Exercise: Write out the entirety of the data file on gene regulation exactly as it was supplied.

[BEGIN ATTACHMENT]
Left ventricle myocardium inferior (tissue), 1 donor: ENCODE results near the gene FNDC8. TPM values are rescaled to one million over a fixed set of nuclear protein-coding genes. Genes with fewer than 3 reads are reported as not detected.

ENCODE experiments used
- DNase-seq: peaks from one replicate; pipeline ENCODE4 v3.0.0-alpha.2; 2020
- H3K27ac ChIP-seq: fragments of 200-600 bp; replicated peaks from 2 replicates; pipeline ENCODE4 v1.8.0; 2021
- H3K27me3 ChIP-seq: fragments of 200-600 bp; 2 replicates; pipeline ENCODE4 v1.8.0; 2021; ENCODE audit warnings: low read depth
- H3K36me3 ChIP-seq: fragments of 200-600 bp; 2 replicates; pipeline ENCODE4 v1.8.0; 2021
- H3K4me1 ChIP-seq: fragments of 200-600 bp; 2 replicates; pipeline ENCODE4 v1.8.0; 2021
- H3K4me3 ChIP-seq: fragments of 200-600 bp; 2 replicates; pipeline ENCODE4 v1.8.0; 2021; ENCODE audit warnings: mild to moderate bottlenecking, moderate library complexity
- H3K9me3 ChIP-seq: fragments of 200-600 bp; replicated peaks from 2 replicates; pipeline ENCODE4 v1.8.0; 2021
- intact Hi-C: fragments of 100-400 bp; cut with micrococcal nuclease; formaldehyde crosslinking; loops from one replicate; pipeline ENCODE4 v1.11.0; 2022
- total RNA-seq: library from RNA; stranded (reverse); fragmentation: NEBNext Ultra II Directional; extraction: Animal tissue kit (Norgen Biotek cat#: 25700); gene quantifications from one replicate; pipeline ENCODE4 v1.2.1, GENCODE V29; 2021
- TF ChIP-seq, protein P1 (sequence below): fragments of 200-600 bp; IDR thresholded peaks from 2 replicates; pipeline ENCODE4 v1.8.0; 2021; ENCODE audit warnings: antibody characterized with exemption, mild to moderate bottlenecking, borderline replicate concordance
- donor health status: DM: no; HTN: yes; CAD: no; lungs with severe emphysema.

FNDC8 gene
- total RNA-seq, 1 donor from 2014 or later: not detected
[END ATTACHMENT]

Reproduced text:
Left ventricle myocardium inferior (tissue), 1 donor: ENCODE results near the gene FNDC8. TPM values are rescaled to one million over a fixed set of nuclear protein-coding genes. Genes with fewer than 3 reads are reported as not detected.

ENCODE experiments used
- DNase-seq: peaks from one replicate; pipeline ENCODE4 v3.0.0-alpha.2; 2020
- H3K27ac ChIP-seq: fragments of 200-600 bp; replicated peaks from 2 replicates; pipeline ENCODE4 v1.8.0; 2021
- H3K27me3 ChIP-seq: fragments of 200-600 bp; 2 replicates; pipeline ENCODE4 v1.8.0; 2021; ENCODE audit warnings: low read depth
- H3K36me3 ChIP-seq: fragments of 200-600 bp; 2 replicates; pipeline ENCODE4 v1.8.0; 2021
- H3K4me1 ChIP-seq: fragments of 200-600 bp; 2 replicates; pipeline ENCODE4 v1.8.0; 2021
- H3K4me3 ChIP-seq: fragments of 200-600 bp; 2 replicates; pipeline ENCODE4 v1.8.0; 2021; ENCODE audit warnings: mild to moderate bottlenecking, moderate library complexity
- H3K9me3 ChIP-seq: fragments of 200-600 bp; replicated peaks from 2 replicates; pipeline ENCODE4 v1.8.0; 2021
- intact Hi-C: fragments of 100-400 bp; cut with micrococcal nuclease; formaldehyde crosslinking; loops from one replicate; pipeline ENCODE4 v1.11.0; 2022
- total RNA-seq: library from RNA; stranded (reverse); fragmentation: NEBNext Ultra II Directional; extraction: Animal tissue kit (Norgen Biotek cat#: 25700); gene quantifications from one replicate; pipeline ENCODE4 v1.2.1, GENCODE V29; 2021
- TF ChIP-seq, protein P1 (sequence below): fragments of 200-600 bp; IDR thresholded peaks from 2 replicates; pipeline ENCODE4 v1.8.0; 2021; ENCODE audit warnings: antibody characterized with exemption, mild to moderate bottlenecking, borderline replicate concordance
- donor health status: DM: no; HTN: yes; CAD: no; lungs with severe emphysema.

FNDC8 gene
- total RNA-seq, 1 donor from 2014 or later: not detected